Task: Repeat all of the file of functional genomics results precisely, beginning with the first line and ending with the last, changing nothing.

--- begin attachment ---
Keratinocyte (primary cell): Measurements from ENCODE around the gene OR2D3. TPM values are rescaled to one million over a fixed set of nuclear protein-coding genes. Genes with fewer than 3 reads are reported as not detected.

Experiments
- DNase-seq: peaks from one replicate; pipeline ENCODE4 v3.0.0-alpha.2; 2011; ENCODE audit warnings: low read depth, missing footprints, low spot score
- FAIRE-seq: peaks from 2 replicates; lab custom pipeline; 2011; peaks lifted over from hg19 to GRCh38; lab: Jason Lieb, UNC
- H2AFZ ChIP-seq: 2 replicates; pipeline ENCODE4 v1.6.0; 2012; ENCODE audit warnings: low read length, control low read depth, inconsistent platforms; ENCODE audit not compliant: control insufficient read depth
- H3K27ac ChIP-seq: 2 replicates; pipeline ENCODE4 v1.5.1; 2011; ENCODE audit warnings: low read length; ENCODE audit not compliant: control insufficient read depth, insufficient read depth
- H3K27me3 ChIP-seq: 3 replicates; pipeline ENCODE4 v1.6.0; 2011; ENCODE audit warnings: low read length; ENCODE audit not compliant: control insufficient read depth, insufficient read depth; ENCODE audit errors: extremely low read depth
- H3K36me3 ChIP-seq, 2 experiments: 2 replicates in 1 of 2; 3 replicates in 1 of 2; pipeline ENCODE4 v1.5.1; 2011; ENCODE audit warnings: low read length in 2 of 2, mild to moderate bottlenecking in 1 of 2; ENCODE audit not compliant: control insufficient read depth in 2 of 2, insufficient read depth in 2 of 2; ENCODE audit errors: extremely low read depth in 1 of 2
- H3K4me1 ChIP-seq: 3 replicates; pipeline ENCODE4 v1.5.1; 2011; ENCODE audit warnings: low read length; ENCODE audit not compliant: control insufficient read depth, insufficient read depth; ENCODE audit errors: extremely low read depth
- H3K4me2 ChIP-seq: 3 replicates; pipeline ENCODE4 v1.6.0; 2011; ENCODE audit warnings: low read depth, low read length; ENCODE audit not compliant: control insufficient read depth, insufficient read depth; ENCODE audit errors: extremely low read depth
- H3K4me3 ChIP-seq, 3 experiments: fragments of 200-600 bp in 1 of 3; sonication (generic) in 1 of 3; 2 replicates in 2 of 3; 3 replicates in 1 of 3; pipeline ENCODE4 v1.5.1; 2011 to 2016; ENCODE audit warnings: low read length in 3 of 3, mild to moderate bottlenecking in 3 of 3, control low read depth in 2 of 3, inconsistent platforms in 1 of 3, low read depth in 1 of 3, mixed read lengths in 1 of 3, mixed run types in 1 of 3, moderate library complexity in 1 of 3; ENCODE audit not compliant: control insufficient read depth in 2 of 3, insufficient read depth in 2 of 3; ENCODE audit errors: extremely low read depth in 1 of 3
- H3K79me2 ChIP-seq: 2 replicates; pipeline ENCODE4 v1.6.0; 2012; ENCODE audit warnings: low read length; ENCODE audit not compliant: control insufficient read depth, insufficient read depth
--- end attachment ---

Keratinocyte (primary cell): Measurements from ENCODE around the gene OR2D3. TPM values are rescaled to one million over a fixed set of nuclear protein-coding genes. Genes with fewer than 3 reads are reported as not detected.

Experiments
- DNase-seq: peaks from one replicate; pipeline ENCODE4 v3.0.0-alpha.2; 2011; ENCODE audit warnings: low read depth, missing footprints, low spot score
- FAIRE-seq: peaks from 2 replicates; lab custom pipeline; 2011; peaks lifted over from hg19 to GRCh38; lab: Jason Lieb, UNC
- H2AFZ ChIP-seq: 2 replicates; pipeline ENCODE4 v1.6.0; 2012; ENCODE audit warnings: low read length, control low read depth, inconsistent platforms; ENCODE audit not compliant: control insufficient read depth
- H3K27ac ChIP-seq: 2 replicates; pipeline ENCODE4 v1.5.1; 2011; ENCODE audit warnings: low read length; ENCODE audit not compliant: control insufficient read depth, insufficient read depth
- H3K27me3 ChIP-seq: 3 replicates; pipeline ENCODE4 v1.6.0; 2011; ENCODE audit warnings: low read length; ENCODE audit not compliant: control insufficient read depth, insufficient read depth; ENCODE audit errors: extremely low read depth
- H3K36me3 ChIP-seq, 2 experiments: 2 replicates in 1 of 2; 3 replicates in 1 of 2; pipeline ENCODE4 v1.5.1; 2011; ENCODE audit warnings: low read length in 2 of 2, mild to moderate bottlenecking in 1 of 2; ENCODE audit not compliant: control insufficient read depth in 2 of 2, insufficient read depth in 2 of 2; ENCODE audit errors: extremely low read depth in 1 of 2
- H3K4me1 ChIP-seq: 3 replicates; pipeline ENCODE4 v1.5.1; 2011; ENCODE audit warnings: low read length; ENCODE audit not compliant: control insufficient read depth, insufficient read depth; ENCODE audit errors: extremely low read depth
- H3K4me2 ChIP-seq: 3 replicates; pipeline ENCODE4 v1.6.0; 2011; ENCODE audit warnings: low read depth, low read length; ENCODE audit not compliant: control insufficient read depth, insufficient read depth; ENCODE audit errors: extremely low read depth
- H3K4me3 ChIP-seq, 3 experiments: fragments of 200-600 bp in 1 of 3; sonication (generic) in 1 of 3; 2 replicates in 2 of 3; 3 replicates in 1 of 3; pipeline ENCODE4 v1.5.1; 2011 to 2016; ENCODE audit warnings: low read length in 3 of 3, mild to moderate bottlenecking in 3 of 3, control low read depth in 2 of 3, inconsistent platforms in 1 of 3, low read depth in 1 of 3, mixed read lengths in 1 of 3, mixed run types in 1 of 3, moderate library complexity in 1 of 3; ENCODE audit not compliant: control insufficient read depth in 2 of 3, insufficient read depth in 2 of 3; ENCODE audit errors: extremely low read depth in 1 of 3
- H3K79me2 ChIP-seq: 2 replicates; pipeline ENCODE4 v1.6.0; 2012; ENCODE audit warnings: low read length; ENCODE audit not compliant: control insufficient read depth, insufficient read depth